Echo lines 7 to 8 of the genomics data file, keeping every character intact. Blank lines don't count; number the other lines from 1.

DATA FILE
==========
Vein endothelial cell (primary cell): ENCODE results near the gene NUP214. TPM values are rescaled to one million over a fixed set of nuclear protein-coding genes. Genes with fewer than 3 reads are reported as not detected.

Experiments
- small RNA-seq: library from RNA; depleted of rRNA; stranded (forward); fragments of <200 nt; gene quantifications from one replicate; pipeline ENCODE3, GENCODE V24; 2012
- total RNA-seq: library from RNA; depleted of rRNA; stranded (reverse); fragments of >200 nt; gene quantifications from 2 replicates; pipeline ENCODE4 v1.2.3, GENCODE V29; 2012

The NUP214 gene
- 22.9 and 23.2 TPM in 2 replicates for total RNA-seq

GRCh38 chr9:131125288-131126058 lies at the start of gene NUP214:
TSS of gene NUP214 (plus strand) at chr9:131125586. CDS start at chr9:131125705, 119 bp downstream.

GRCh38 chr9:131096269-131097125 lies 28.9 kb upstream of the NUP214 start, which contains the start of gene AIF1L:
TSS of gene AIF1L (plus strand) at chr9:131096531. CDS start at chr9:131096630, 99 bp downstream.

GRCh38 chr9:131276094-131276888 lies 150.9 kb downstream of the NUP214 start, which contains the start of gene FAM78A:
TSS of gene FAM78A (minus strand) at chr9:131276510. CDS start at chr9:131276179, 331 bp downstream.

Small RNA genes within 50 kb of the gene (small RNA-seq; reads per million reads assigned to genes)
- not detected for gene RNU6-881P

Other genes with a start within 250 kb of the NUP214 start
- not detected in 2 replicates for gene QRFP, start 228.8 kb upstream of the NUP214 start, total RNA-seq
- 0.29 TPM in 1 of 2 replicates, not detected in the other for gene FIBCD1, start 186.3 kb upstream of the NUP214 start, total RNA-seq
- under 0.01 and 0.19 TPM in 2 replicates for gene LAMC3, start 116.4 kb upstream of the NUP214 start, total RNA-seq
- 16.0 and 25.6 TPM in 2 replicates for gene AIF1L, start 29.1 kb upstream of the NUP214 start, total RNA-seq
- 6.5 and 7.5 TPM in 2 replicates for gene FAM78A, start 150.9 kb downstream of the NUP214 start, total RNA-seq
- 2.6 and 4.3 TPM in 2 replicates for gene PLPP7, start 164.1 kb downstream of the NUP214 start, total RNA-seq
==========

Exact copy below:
GRCh38 chr9:131125288-131126058 lies at the start of gene NUP214:
TSS of gene NUP214 (plus strand) at chr9:131125586. CDS start at chr9:131125705, 119 bp downstream.